Published February 5th 2019 by Lake Union Publishing and Brilliance Audio
The Lost Girls of Paris by Pam Jenoff
Published January 29th 2019 by Park Row
About the Book: From the author of the runaway bestseller The Orphan’s Talecomes a remarkable story of friendship and courage centered around three women and a ring of female spies during World War II.
Book: Love’s Rescue
Author: Linda Shenton Matchett
Genre: Historic Romance
Release Date: February 14, 2019 by Shortwave Press Continue reading “Love’s Rescue by Linda Shenton Matchett, Review and Giveaway”
Book: The Songbird and the Spy
Author: J’Nell Ciesielski
Genre: Clean historical romance
Release Date: Feb 19, 2019 Continue reading “Songbird and the Spy by J’nell Ciesielski – Review and Giveaway”
Published September 4th 2018 by Harper
I want to preface this review with a short story. Several years ago, I visited Ottawa, Ontario to pick my daughter up at the airport. I went a couple of days early to visit some of the many museums in Canada’s capital city. One that I visited was the Canadian War Museum. As I entered the section teaching us about World War Two, I noticed that there were veterans sitting in strategic areas as well as wandering and talking to patrons. I met a veteran who served during the Italian Campaign. He shared that many Canadians did not know about what happened in Italy and he shared stories with me of some of the battles, the people he met, and the successes and failures of the Canadian troops. I was grateful of the opportunity to meet this man and hear these stories. When I came across this book, I wanted to read it to learn more about what Italy and her citizens suffered during this time.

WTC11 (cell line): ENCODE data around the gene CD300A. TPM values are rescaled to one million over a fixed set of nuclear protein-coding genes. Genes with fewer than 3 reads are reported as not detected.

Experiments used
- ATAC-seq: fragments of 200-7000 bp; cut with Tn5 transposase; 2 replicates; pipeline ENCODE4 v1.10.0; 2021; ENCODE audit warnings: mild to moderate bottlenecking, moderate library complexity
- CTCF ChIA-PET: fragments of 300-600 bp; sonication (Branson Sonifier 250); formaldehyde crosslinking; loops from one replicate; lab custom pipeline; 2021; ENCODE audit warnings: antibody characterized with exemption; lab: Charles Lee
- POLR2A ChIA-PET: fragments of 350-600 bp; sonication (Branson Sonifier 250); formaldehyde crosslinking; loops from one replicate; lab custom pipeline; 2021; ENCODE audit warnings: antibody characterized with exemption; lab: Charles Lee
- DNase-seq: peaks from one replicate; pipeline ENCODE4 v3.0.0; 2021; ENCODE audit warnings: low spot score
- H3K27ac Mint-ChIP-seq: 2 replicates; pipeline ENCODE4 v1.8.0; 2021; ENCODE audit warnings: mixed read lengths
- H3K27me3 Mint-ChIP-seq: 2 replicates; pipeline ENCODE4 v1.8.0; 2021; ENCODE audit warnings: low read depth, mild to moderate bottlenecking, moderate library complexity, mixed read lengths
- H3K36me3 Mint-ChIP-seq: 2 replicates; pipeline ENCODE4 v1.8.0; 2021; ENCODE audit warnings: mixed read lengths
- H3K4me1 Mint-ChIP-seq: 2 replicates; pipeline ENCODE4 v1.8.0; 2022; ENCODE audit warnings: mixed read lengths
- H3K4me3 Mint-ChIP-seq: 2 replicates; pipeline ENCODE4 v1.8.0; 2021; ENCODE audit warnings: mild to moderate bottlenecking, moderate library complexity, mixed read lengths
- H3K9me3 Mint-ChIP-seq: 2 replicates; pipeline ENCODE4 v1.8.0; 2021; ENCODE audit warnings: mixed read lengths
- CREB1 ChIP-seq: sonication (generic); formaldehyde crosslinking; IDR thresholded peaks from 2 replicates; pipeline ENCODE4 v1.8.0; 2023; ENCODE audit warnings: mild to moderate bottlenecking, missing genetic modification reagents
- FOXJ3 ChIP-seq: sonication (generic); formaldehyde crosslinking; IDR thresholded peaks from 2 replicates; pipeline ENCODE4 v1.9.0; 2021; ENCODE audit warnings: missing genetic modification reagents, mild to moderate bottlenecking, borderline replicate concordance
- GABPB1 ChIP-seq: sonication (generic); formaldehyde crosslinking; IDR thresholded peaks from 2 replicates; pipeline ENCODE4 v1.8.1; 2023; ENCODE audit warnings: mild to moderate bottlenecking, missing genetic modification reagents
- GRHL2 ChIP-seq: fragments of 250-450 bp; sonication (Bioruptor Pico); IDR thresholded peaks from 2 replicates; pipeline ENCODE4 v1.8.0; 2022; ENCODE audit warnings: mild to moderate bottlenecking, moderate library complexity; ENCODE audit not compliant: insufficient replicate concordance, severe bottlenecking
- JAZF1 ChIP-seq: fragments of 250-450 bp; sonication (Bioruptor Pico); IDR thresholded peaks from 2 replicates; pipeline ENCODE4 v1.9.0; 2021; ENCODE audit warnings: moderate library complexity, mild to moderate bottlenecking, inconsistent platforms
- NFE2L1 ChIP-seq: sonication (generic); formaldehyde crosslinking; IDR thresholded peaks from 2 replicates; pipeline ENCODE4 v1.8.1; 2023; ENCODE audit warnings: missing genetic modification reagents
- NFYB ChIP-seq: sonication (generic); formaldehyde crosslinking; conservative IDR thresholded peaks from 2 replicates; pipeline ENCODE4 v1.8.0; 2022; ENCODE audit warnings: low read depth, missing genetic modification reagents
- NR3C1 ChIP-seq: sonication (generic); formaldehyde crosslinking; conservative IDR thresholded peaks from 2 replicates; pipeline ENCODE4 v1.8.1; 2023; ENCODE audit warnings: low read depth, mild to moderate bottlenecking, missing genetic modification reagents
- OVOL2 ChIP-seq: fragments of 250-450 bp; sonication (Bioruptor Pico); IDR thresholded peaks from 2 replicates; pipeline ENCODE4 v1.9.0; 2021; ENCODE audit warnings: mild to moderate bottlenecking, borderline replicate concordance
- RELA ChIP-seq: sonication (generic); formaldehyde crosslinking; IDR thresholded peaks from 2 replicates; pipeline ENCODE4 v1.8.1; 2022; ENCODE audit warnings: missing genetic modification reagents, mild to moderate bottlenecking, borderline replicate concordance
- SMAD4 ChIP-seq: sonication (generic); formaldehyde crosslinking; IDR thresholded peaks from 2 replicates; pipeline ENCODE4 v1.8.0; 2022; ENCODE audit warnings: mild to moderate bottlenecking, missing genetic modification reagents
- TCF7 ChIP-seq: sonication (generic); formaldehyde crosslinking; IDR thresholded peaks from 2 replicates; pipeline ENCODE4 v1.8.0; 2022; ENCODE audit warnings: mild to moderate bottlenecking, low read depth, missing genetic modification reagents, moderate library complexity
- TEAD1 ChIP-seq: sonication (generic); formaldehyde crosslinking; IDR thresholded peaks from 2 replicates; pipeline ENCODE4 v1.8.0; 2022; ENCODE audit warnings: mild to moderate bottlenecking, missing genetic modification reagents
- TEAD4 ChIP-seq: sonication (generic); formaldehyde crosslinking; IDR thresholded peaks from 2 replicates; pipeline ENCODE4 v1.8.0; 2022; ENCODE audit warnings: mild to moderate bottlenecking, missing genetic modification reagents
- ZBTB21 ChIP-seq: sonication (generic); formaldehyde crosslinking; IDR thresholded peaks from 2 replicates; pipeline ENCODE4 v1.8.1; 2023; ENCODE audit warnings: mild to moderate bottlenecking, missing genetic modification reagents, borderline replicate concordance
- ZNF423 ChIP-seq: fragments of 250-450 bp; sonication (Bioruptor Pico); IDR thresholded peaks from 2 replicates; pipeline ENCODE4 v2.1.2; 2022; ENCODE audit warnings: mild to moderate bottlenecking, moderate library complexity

Published October 9th 2018 by St. Martin’s Press
Published January 16th 2006 by Hill & Wang (first published 1958)
Published September 2018 by Tyndale House Publishers, Inc.
Published July 3rd 2018 by Scribner
Emmeline Lake, Emmy, works for a solicitor by day and volunteers by answering phones for the fire brigade a few nights a week due to London being blitzed regularly by the Luftwaffe. This is not her dream job. She dreams of becoming a war correspondent or a journalist covering political intrigue. Discovering a newspaper ad for part-time work at The London Evening Chronicle, she immediately applies for this part-time job and is hired. Imagine her surprise when she finds out that the job she has gotten is nothing more than a junior typist job for Woman’s Friend Magazine. She is to read letter sent in to Mrs. Bird, then type her responses for the column Henrietta Helps. The only problem is that the imposing Mrs. Bird has a list of unacceptable topics or words, so she answers very few letters. Because Emmy reads the letters and feels badly for those who will not get a reply, she secretly decides to send kindly responses to women desperate enough to write in and sign them Mrs. Bird. When the bombing of London hits too close to home for Emmy, she has to deal with her best friend’s injuries and emotional problems.
“Dear Mrs. Bird” is a historical fiction novel that elicits a lot of feelings and emotions. The reality of what happened in London during the blitz is heartbreaking. This book is a tribute to the women remaining at home in a country under siege. This is reflected with Emmy who is also a volunteer with the Fire Brigade, answering calls each night as the bombings occur, as well as with those who write letters to Henrietta Bird seeking advice as they try to deal with their real problems. At times it is funny and light, but also sad and horrifying as we see the destruction and losses. There were a few times that I was very frustrated with Emmy. She tended to be a bit overbearing and dishonest at various times in the story. Overall, I enjoyed this story and if you like WWII stories, historical fiction, women’s stories, then I recommend you give this book a try. The publisher, Scribner, generously provided me with a copy of this book to read. The ratings, ideas and opinions are my own.